written by Richard Lambert
Being an Englishman living in Scotland I can never quite get my head around (sorry, I’ll put that into Scottish for you: Ah Cannae quite git ma hid roond) the big issue of new-year and how many days off the Scottish want and get…
That was until my wife explained why Hogmanay was so special. ‘It’s a bit like,’ she said, ‘Your Christmas, but without God to knacker the proceedings.’
Anyway, there’s always a big hoo hah up here about their lost bank holiday so I feel I must explain (mostly to Dirk why Renee’s blog is late this week and I’m standing in for her) the history of new-year.
Up until about fifteen years ago both the 1st and 2nd January were public holidays in Scotland. It seems most people went out on New Year’s Eve and made it back to their own homes sometime in the late evening of the 1st and so needed the 2nd to recover.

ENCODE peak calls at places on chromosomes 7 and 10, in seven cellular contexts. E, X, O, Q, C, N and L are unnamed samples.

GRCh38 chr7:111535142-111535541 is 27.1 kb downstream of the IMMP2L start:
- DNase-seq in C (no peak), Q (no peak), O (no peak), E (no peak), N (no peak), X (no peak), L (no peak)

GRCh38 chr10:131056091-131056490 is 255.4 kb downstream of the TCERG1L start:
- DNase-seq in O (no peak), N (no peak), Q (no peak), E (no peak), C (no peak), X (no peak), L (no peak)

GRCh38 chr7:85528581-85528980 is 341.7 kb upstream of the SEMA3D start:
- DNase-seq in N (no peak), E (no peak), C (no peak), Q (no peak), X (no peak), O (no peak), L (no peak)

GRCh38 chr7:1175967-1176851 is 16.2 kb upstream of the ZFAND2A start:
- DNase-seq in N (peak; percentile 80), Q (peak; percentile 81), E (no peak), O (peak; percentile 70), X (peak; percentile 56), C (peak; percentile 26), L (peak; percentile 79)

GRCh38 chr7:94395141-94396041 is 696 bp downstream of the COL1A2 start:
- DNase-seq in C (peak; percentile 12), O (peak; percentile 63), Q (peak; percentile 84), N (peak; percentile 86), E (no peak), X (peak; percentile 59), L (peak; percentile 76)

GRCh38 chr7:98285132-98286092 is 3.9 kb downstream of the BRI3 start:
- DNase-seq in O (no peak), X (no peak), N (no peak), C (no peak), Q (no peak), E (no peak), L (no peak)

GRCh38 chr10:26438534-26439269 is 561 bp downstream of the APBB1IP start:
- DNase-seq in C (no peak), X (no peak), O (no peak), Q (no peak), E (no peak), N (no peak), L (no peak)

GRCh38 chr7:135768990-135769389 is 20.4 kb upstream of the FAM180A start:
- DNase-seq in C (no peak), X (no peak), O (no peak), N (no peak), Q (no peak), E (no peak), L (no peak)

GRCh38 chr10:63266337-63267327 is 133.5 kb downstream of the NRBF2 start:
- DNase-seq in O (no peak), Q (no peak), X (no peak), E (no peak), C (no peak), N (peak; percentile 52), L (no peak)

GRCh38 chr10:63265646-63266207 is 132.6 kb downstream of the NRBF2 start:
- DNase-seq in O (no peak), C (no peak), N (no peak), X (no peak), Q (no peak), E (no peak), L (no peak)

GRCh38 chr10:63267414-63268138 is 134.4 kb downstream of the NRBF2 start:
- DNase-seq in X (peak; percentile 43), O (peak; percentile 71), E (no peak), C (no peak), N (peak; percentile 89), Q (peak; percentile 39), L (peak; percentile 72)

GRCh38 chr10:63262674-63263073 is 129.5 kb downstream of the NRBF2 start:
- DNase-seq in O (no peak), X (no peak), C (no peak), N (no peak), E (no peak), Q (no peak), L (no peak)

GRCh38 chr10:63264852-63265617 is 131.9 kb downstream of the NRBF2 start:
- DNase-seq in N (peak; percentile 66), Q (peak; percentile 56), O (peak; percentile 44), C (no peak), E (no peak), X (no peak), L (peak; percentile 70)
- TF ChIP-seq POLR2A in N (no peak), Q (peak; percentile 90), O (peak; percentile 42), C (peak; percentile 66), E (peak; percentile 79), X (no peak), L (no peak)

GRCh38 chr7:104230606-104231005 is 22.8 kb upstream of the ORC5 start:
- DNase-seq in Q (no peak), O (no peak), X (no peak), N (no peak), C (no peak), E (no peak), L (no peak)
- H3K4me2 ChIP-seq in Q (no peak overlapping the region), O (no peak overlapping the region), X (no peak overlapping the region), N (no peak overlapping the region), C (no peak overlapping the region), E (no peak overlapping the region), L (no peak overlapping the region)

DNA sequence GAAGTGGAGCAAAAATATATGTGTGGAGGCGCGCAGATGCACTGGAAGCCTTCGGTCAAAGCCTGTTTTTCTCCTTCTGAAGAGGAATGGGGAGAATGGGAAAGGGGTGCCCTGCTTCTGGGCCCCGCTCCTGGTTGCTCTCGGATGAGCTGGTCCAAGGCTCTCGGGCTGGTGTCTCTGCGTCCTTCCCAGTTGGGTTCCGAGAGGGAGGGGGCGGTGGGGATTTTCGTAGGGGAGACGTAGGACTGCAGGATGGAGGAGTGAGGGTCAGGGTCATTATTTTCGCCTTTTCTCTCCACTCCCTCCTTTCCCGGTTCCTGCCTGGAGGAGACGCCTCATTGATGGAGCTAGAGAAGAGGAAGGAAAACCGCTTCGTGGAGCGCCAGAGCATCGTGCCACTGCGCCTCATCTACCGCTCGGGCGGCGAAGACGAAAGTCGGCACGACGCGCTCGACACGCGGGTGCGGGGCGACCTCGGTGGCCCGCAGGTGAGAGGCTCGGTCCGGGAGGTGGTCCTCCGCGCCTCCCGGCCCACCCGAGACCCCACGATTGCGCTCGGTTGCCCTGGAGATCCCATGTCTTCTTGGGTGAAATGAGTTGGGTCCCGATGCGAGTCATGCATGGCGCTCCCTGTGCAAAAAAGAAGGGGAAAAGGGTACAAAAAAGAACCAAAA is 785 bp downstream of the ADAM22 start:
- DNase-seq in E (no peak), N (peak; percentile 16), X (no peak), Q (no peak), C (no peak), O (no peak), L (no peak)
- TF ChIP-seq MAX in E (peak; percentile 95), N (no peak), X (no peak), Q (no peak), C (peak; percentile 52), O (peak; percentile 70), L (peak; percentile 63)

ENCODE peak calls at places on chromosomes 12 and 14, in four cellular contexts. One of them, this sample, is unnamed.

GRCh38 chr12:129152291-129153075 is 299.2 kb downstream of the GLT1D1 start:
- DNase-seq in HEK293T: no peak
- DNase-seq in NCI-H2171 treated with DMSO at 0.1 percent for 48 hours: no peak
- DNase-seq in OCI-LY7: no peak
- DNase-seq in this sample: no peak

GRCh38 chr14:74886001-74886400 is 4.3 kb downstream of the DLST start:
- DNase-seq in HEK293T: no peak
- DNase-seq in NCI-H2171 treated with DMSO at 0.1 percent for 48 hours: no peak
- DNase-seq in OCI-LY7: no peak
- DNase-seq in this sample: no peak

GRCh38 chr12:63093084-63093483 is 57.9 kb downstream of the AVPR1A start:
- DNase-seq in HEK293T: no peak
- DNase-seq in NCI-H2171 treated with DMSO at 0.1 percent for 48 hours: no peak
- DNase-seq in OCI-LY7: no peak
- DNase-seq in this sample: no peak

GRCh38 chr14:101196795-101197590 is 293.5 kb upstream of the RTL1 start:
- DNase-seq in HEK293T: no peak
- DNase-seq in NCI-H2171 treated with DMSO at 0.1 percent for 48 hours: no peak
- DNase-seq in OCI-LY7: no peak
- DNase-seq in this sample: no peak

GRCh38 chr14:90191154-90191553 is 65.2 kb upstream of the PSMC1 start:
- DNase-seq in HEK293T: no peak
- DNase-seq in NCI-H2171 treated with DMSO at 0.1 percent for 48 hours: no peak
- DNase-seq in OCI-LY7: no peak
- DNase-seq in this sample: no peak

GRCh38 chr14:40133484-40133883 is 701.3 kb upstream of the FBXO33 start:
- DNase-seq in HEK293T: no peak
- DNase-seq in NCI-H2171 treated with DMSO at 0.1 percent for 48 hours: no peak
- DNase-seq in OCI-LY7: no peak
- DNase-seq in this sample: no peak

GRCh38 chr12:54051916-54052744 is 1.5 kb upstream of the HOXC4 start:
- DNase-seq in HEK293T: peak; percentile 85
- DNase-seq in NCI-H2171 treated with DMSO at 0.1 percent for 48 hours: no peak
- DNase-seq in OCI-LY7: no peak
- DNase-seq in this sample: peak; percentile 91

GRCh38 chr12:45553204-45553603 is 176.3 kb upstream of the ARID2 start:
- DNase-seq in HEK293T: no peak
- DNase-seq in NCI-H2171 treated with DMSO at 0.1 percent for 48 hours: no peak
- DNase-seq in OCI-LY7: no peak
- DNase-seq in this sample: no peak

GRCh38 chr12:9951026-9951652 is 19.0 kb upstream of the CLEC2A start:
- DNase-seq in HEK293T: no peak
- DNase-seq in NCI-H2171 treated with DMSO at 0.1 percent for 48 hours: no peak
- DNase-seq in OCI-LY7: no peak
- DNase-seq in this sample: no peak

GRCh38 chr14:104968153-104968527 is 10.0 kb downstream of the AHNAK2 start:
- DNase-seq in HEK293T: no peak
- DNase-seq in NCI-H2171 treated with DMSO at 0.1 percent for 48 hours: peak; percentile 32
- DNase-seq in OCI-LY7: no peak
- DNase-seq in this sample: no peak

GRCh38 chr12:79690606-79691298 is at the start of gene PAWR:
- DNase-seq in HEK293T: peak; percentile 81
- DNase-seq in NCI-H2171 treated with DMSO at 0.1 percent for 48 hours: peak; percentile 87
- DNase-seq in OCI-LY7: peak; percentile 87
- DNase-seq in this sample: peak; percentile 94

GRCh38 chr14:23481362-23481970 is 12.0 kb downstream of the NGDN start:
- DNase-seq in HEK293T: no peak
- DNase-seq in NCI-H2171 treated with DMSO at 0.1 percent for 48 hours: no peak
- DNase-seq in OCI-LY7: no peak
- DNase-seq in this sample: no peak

Then along came the Sassanachs with their ridiculous ideas about when would be good to have time off… all dressed up in the guise of harmonising public holidays.
What they (the English) did, and it still rankles with my wife, was take the 2nd Jan holiday and force the Scottish to have Easter Monday. Before this Good Friday was always celebrated, but not Monday. After all, what was going to happen? Was everyone going to OD on East Eggs and have to have the Monday off to recover?
In fact, it got so bad that my wife, who worked for a bank, was balloted for strike action which she strongly considered. In the end, she decided to go into work, but the weather so bad on that 2nd January that no-one could get in anyway!
So, Mr van Dijl, 15 years on, now that we run our own businesses, we still have 2 days holiday at new-year.
How was it for us?
Oh, you know. Quiet. We were a bit bored on Tuesday and went in to sort out our emails.